Most of the cameras are installed by private entities, some of them are dummies. The cameras are categorised by a special typology.»

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Hauptbahnhof-zurich

Interesting maps half-way between architect plans and electric circuitry. Available for download with instructions on how to fold and print. Also notice the effort made for the icons in the legend.

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typlogy-zurich

Visit online

And also other links to surveillance cameras websites.

Urban Versioning System v1.0
2009-08-11 15:45:13 - by Nicolas Malevé

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A quasi-license by Matthew Fuller and Usman Haque.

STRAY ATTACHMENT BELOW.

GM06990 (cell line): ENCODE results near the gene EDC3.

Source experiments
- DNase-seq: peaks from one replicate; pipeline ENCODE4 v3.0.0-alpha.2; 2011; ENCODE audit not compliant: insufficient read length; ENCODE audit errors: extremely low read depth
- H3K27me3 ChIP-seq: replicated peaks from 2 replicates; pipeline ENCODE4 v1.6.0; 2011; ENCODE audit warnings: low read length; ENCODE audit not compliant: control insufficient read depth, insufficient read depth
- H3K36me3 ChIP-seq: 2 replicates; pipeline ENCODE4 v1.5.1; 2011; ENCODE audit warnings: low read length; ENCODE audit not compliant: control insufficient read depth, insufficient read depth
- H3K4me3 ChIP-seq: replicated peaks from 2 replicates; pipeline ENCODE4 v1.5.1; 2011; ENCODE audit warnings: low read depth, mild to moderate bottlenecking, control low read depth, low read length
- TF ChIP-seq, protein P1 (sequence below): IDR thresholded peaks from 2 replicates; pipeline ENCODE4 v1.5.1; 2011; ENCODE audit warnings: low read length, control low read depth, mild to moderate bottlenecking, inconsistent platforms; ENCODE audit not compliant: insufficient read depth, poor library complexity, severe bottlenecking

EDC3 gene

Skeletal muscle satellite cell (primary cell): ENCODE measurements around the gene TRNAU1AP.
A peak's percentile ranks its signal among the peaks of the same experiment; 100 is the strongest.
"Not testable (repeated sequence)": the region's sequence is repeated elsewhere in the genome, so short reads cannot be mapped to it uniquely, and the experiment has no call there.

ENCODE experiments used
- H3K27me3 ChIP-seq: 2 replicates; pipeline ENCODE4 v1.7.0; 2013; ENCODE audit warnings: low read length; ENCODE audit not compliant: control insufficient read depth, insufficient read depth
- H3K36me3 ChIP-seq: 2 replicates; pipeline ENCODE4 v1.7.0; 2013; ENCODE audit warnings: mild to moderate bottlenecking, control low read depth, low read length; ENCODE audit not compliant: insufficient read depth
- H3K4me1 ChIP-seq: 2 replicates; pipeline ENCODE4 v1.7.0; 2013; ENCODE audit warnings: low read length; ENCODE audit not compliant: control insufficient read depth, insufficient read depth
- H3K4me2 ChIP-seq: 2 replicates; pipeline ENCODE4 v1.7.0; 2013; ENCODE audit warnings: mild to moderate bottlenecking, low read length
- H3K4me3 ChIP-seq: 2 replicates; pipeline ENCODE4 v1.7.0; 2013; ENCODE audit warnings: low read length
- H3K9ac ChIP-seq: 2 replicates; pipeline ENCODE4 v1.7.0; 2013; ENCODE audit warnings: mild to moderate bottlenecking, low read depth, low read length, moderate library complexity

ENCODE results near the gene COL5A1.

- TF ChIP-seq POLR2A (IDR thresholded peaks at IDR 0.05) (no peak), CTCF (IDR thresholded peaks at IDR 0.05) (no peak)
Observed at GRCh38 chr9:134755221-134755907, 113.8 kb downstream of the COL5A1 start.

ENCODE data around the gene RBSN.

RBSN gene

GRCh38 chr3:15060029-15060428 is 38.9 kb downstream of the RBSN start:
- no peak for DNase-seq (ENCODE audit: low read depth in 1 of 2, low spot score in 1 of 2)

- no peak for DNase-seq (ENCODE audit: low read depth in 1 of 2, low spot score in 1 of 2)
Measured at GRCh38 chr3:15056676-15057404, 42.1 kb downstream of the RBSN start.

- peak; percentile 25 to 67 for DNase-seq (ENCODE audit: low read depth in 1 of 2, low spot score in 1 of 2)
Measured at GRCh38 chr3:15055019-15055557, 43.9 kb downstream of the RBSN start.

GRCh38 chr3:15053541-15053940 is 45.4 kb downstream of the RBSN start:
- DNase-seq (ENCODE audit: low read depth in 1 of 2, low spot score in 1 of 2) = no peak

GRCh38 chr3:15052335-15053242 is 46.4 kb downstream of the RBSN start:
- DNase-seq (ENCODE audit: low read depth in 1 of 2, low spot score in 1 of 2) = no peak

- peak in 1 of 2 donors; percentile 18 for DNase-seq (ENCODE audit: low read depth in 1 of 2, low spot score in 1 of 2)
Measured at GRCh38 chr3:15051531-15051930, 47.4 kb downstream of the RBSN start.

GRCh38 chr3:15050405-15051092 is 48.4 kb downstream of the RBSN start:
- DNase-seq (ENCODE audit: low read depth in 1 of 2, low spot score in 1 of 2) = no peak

Preamble

Take the separate domains of Free Software licenses and of spatial construction. Consider each of them as a series of types of entity, composition and relations. What series might be invented to run across the two of them? This document is a quasi-license. If its constraints are followed in the production of spatial structures, whether buildings or more fleeting constructions, you, and others, will be able to make something new, or reversion something already there and you will be able to express clearly how others can participate or make use of the work you are creating.